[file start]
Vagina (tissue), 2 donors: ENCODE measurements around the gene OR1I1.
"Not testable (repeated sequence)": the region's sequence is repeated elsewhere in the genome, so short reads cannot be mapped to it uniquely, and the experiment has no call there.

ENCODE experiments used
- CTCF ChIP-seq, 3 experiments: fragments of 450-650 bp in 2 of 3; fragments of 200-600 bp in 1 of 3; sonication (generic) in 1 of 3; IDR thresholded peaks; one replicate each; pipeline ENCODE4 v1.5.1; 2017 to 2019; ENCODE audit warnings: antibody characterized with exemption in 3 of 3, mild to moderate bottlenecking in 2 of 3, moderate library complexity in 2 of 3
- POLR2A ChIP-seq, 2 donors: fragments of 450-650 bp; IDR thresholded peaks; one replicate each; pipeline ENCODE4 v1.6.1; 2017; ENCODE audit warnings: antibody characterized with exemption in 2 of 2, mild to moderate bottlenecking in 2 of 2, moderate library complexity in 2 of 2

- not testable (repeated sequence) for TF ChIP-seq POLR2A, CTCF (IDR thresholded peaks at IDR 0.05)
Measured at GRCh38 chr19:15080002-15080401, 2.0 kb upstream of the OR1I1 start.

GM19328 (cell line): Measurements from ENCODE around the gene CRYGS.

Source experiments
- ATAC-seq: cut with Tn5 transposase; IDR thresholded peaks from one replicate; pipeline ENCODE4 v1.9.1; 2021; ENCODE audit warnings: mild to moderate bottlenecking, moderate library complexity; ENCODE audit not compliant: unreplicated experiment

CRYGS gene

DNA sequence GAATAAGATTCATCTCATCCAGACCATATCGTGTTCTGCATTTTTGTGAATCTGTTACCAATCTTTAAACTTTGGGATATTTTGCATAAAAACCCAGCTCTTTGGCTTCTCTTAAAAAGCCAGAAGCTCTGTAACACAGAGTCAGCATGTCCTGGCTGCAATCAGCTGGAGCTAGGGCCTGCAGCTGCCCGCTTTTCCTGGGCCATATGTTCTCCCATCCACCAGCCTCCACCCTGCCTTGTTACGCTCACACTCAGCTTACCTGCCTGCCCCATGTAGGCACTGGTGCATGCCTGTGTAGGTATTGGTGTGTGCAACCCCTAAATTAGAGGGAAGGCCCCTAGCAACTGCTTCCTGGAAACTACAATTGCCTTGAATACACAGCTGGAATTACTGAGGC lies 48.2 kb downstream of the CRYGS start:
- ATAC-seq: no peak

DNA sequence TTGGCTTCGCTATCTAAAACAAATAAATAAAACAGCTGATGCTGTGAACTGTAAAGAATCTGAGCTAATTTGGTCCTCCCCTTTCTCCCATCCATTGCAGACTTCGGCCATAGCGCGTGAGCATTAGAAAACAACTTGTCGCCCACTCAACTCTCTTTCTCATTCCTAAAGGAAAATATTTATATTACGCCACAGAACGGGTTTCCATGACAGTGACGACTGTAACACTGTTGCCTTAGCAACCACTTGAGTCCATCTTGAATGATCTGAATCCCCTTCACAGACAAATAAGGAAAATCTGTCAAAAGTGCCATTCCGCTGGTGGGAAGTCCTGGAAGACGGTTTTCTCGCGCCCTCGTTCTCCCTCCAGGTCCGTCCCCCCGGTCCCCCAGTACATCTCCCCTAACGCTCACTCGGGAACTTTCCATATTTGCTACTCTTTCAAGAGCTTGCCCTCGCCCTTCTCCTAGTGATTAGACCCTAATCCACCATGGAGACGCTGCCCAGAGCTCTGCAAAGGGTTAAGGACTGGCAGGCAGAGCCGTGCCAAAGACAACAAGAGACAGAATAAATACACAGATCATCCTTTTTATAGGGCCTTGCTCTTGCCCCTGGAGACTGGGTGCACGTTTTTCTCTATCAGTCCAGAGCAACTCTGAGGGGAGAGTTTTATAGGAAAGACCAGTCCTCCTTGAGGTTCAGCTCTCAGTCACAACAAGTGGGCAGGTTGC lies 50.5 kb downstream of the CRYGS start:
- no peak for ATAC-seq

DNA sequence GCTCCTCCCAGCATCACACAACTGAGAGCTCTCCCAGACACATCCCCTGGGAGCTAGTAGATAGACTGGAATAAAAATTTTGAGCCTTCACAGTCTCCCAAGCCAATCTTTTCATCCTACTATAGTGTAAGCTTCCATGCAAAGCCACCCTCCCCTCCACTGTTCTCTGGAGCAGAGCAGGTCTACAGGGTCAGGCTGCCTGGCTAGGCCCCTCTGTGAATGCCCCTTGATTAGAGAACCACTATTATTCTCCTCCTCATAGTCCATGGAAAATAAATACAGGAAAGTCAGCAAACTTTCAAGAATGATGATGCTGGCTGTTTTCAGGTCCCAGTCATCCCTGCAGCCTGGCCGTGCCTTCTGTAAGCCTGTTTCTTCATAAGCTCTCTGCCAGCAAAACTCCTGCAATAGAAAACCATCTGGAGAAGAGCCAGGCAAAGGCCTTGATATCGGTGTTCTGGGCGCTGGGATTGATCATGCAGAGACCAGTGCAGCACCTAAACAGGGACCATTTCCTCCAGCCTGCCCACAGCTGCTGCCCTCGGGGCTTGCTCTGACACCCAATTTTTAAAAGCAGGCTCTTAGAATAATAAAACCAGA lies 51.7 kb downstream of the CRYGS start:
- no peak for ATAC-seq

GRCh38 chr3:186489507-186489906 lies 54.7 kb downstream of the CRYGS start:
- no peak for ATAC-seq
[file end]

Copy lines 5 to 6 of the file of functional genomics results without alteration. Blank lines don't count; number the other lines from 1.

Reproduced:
- POLR2A ChIP-seq, 2 donors: fragments of 450-650 bp; IDR thresholded peaks; one replicate each; pipeline ENCODE4 v1.6.1; 2017; ENCODE audit warnings: antibody characterized with exemption in 2 of 2, mild to moderate bottlenecking in 2 of 2, moderate library complexity in 2 of 2

- not testable (repeated sequence) for TF ChIP-seq POLR2A, CTCF (IDR thresholded peaks at IDR 0.05)